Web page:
How can I restore faded, oxidized plastic automotive cladding?
My 2000 Nissan Xterra has been well taken care of, but no matter what I did to protect the plastic bumpers and cladding from fading in the Florida sun, it didn’t work. I knew I didn’t want a shiny painted finish, but a flat black finish with a little texture would be nice. I looked at a lot of different possible solutions: truck bed spray-on and roll-on linings, underbody coatings, texture paint, etc. A local spray-on bed-liner company quoted $650 to do the job and I had to remove all the parts and take them in - $1200 if they did the entire job and I’d be without my vehicle for a “few” days. I thought there had to be a better way, and I was right.
I looked at the Wurth Stone Guard Black. This stuff is designed for use on rocker panels to protect from rock chips and other things thrown up from the road or trail. One of the things I liked about what Wurth says on the can is:
“Permanent flexible rubber-plastic coating…”
I tried it on a sacrificial panel and I found my fix.One thing I didn't want to get into was removing parts and this worked out well. Get an X-acto knife for close trims of the tape.
I used 2000 grit sand paper to rough all the areas and remove any oxidation to insure a good bond with the Stone Guard. The Stone Guard can doesn't mention doing this, but I believe it to be good practice to make sure the paint sticks.
After washing and drying the Xterra thoroughly I started masking off areas I didn't want painted or scratched with blue painters’ tape.
To make sure all the residue was removed I sprayed Wurth Clean-Solve on a microfiber cloth and wiped down all the areas. You want to make sure this doesn't get on the paint. One can of Clean-Solve goes a long way.
“…spray at least 20” from the vehicle surface…Spray in short, even strokes, usually 1 – 2 coats, until desired texture is obtained.”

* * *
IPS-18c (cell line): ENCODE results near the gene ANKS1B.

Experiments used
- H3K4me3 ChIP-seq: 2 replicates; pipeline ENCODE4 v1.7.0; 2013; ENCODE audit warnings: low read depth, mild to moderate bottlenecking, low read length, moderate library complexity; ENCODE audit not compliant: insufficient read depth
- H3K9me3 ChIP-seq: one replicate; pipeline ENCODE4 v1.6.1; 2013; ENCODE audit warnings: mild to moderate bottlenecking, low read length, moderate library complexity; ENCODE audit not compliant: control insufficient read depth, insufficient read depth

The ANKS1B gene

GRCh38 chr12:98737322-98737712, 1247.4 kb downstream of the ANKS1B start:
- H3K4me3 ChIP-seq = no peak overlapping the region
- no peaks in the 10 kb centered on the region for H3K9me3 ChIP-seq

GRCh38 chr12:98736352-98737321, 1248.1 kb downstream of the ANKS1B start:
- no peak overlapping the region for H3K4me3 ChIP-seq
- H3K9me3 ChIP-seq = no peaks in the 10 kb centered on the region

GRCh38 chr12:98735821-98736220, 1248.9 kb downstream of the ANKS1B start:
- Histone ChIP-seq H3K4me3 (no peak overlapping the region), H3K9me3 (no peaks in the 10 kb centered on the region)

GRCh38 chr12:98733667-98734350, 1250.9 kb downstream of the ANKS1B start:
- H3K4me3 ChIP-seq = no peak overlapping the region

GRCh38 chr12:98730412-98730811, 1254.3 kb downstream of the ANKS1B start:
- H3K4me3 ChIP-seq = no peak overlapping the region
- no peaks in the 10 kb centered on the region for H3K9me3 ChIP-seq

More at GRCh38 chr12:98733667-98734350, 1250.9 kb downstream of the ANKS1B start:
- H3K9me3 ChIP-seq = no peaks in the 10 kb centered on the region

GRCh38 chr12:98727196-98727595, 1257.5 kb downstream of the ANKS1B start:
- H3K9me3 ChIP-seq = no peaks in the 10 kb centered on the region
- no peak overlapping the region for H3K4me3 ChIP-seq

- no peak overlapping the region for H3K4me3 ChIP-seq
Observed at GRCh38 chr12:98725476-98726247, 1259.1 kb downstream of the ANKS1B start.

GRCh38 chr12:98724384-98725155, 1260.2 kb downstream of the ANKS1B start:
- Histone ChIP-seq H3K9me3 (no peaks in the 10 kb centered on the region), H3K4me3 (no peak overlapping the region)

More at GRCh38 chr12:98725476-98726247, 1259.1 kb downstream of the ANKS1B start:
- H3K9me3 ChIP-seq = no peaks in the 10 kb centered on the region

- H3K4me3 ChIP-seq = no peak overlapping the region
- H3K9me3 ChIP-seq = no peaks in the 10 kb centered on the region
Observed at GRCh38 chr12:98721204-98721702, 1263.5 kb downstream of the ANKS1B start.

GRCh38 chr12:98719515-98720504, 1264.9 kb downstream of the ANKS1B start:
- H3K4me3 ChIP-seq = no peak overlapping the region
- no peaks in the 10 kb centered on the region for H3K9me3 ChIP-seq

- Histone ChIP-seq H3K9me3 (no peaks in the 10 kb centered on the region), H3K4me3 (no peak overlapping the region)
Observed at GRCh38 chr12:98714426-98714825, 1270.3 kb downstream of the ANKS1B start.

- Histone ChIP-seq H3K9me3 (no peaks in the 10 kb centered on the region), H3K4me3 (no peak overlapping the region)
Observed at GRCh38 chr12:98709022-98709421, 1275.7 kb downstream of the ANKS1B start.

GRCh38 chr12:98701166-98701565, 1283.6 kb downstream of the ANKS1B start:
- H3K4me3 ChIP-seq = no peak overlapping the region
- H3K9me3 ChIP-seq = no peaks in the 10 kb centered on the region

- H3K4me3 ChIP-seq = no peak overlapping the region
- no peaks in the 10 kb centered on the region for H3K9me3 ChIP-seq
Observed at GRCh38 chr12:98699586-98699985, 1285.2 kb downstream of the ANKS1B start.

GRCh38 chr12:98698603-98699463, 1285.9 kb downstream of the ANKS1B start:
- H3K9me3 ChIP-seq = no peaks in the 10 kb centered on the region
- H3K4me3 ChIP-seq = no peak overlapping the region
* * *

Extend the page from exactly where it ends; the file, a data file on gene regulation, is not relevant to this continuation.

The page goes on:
This is a must! Too close and you spray on too much causing it to bubble. Shake the can well before using. Before you start painting with a new can spray on a piece of cardboard or something you don't want. It takes a second or 2 to get to the black paint and you don't want this pre-spray on the vehicle. The material comes out of the can really fast so moving the can quickly and spraying in short bursts is best.
I applied 2 coats to the front bumper & grill, rear bumper, fender edging and splash guards for all four wheels. This stuff is quick drying so 2 coats was no problem to do in a short time. I had small chips in my front bumper from rock hits, and they are completely covered. The texture is very subtle, nothing like a truck-bed spray-on liner I had original set my sites on. The color is a flat black, darker than the original dark gray, but it is really sharp. It took all of a Saturday afternoon to do and I didn’t have to remove one single part. It took me 4 cans of Wurth Stone Guard to complete the job, and the results are phenomenal!
If you have plastic cladding on your car or truck that is looking dull or has faded from the sun, you should really consider the Wurth Stone Guard Black.
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